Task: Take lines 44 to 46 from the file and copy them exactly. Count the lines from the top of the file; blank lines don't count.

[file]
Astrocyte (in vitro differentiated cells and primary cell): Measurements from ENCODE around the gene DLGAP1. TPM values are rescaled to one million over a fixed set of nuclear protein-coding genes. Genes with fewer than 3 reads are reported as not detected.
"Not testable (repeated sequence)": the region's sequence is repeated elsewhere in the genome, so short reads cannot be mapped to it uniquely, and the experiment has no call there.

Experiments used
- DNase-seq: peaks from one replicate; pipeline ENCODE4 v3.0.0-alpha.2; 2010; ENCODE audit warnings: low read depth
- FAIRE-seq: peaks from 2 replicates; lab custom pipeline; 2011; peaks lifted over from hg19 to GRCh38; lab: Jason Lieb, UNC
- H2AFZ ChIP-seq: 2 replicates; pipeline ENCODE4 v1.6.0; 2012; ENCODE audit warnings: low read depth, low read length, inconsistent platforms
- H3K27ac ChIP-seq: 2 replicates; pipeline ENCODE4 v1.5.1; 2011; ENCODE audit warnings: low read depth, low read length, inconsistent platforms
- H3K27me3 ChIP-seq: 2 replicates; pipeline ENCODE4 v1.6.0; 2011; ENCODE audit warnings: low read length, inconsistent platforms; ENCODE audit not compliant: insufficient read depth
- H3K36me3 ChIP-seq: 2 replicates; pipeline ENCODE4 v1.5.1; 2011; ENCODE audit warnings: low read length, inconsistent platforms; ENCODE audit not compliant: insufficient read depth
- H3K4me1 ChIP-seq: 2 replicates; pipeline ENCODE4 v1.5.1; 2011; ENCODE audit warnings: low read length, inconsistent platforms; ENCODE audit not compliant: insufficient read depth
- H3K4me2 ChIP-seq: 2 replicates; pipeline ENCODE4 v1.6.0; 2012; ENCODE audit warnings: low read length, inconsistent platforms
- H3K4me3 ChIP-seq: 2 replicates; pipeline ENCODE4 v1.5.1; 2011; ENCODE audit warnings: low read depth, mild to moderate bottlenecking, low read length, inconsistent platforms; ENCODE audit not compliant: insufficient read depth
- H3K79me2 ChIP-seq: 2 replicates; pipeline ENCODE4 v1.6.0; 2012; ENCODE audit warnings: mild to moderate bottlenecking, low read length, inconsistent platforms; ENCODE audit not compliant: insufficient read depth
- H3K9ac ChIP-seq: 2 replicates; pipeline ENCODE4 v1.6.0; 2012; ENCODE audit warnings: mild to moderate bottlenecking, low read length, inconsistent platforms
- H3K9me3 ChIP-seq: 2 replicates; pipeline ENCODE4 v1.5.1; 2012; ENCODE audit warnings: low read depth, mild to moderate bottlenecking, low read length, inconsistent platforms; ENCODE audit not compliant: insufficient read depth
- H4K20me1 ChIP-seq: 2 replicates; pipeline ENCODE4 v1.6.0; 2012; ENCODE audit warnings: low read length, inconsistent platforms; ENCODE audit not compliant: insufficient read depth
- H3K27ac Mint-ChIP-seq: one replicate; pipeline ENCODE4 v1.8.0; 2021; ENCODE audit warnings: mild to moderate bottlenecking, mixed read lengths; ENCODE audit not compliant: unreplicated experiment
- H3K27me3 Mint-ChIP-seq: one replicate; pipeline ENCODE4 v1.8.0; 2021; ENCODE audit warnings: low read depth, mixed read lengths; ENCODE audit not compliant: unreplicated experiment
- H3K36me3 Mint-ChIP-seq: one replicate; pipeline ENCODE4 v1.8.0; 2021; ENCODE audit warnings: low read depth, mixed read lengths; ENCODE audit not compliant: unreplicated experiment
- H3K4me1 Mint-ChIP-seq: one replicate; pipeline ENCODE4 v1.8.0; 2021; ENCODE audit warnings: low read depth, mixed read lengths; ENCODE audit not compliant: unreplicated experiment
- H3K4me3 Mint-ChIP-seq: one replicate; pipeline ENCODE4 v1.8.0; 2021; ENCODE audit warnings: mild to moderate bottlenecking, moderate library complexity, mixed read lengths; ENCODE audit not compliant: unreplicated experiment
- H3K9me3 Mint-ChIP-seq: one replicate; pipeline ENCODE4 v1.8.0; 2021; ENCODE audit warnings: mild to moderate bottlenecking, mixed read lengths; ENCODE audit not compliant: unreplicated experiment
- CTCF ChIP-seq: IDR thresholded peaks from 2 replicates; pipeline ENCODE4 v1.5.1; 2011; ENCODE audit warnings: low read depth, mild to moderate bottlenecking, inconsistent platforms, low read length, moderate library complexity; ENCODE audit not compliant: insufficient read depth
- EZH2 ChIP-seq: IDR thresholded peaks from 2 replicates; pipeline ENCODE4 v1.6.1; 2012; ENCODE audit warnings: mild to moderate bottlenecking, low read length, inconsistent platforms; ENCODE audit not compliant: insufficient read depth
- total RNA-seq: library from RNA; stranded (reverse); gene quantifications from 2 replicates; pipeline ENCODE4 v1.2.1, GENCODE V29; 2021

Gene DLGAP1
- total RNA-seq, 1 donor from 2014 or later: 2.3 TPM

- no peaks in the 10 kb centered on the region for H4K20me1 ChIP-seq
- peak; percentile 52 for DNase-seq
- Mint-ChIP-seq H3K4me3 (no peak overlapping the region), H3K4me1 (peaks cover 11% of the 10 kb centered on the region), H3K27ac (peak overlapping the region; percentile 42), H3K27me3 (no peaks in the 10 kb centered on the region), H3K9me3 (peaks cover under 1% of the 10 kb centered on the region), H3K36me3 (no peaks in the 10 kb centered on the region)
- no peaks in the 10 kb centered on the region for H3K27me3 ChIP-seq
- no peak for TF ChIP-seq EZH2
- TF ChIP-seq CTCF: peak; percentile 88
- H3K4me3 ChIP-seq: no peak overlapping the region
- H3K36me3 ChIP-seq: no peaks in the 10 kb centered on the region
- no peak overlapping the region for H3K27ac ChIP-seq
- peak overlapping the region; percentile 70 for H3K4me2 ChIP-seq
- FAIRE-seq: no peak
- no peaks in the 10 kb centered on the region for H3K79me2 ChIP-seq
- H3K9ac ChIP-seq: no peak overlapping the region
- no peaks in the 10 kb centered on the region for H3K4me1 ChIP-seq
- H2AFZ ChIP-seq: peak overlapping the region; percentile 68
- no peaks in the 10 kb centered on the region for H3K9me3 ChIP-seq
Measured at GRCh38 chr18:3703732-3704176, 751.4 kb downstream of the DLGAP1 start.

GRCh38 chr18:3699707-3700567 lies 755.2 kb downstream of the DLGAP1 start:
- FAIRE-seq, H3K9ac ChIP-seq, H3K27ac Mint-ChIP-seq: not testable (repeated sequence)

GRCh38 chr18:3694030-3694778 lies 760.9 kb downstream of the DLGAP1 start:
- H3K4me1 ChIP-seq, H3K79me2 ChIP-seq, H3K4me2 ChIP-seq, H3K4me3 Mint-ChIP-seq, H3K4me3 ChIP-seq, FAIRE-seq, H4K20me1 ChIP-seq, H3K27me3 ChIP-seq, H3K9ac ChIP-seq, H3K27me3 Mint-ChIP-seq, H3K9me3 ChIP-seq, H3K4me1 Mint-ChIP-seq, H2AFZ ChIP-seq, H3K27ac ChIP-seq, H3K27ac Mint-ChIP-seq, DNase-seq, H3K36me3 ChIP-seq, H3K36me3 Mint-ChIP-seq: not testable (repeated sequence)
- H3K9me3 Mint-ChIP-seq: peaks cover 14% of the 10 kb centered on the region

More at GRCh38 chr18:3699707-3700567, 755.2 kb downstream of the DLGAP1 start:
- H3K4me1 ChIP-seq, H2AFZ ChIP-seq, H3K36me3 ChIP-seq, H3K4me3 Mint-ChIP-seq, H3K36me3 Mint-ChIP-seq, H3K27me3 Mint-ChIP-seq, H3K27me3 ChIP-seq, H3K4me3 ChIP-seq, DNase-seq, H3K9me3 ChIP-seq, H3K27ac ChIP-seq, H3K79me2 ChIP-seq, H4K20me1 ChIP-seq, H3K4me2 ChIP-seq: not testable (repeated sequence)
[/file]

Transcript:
Measured at GRCh38 chr18:3703732-3704176, 751.4 kb downstream of the DLGAP1 start.

GRCh38 chr18:3699707-3700567 lies 755.2 kb downstream of the DLGAP1 start:
- FAIRE-seq, H3K9ac ChIP-seq, H3K27ac Mint-ChIP-seq: not testable (repeated sequence)